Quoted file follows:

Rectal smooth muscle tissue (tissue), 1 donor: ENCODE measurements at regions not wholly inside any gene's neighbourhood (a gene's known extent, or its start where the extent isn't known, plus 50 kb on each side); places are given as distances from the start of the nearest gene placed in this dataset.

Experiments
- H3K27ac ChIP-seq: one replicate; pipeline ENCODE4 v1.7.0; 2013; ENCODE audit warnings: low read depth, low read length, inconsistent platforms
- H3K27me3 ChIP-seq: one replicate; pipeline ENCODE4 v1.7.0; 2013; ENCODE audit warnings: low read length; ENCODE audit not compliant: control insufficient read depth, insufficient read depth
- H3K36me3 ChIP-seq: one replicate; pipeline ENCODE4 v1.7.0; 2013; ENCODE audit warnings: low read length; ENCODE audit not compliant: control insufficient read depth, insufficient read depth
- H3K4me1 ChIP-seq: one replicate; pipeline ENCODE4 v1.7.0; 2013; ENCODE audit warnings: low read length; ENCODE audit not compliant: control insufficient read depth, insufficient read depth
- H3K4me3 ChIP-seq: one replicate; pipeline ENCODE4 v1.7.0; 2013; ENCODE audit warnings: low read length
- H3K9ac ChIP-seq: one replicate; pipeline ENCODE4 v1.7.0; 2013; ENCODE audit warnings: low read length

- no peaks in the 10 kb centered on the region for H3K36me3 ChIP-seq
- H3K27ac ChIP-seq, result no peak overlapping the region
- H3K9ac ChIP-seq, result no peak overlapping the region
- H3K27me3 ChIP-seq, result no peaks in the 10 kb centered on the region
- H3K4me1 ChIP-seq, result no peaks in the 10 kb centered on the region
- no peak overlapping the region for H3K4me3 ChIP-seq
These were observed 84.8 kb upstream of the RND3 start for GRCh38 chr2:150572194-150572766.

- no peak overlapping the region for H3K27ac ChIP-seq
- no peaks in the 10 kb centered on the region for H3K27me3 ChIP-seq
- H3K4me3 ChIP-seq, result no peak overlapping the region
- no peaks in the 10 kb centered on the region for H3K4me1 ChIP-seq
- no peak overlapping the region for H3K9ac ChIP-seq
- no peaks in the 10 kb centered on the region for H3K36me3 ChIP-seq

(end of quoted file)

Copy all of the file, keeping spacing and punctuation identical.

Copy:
Rectal smooth muscle tissue (tissue), 1 donor: ENCODE measurements at regions not wholly inside any gene's neighbourhood (a gene's known extent, or its start where the extent isn't known, plus 50 kb on each side); places are given as distances from the start of the nearest gene placed in this dataset.

Experiments
- H3K27ac ChIP-seq: one replicate; pipeline ENCODE4 v1.7.0; 2013; ENCODE audit warnings: low read depth, low read length, inconsistent platforms
- H3K27me3 ChIP-seq: one replicate; pipeline ENCODE4 v1.7.0; 2013; ENCODE audit warnings: low read length; ENCODE audit not compliant: control insufficient read depth, insufficient read depth
- H3K36me3 ChIP-seq: one replicate; pipeline ENCODE4 v1.7.0; 2013; ENCODE audit warnings: low read length; ENCODE audit not compliant: control insufficient read depth, insufficient read depth
- H3K4me1 ChIP-seq: one replicate; pipeline ENCODE4 v1.7.0; 2013; ENCODE audit warnings: low read length; ENCODE audit not compliant: control insufficient read depth, insufficient read depth
- H3K4me3 ChIP-seq: one replicate; pipeline ENCODE4 v1.7.0; 2013; ENCODE audit warnings: low read length
- H3K9ac ChIP-seq: one replicate; pipeline ENCODE4 v1.7.0; 2013; ENCODE audit warnings: low read length

- no peaks in the 10 kb centered on the region for H3K36me3 ChIP-seq
- H3K27ac ChIP-seq, result no peak overlapping the region
- H3K9ac ChIP-seq, result no peak overlapping the region
- H3K27me3 ChIP-seq, result no peaks in the 10 kb centered on the region
- H3K4me1 ChIP-seq, result no peaks in the 10 kb centered on the region
- no peak overlapping the region for H3K4me3 ChIP-seq
These were observed 84.8 kb upstream of the RND3 start for GRCh38 chr2:150572194-150572766.

- no peak overlapping the region for H3K27ac ChIP-seq
- no peaks in the 10 kb centered on the region for H3K27me3 ChIP-seq
- H3K4me3 ChIP-seq, result no peak overlapping the region
- no peaks in the 10 kb centered on the region for H3K4me1 ChIP-seq
- no peak overlapping the region for H3K9ac ChIP-seq
- no peaks in the 10 kb centered on the region for H3K36me3 ChIP-seq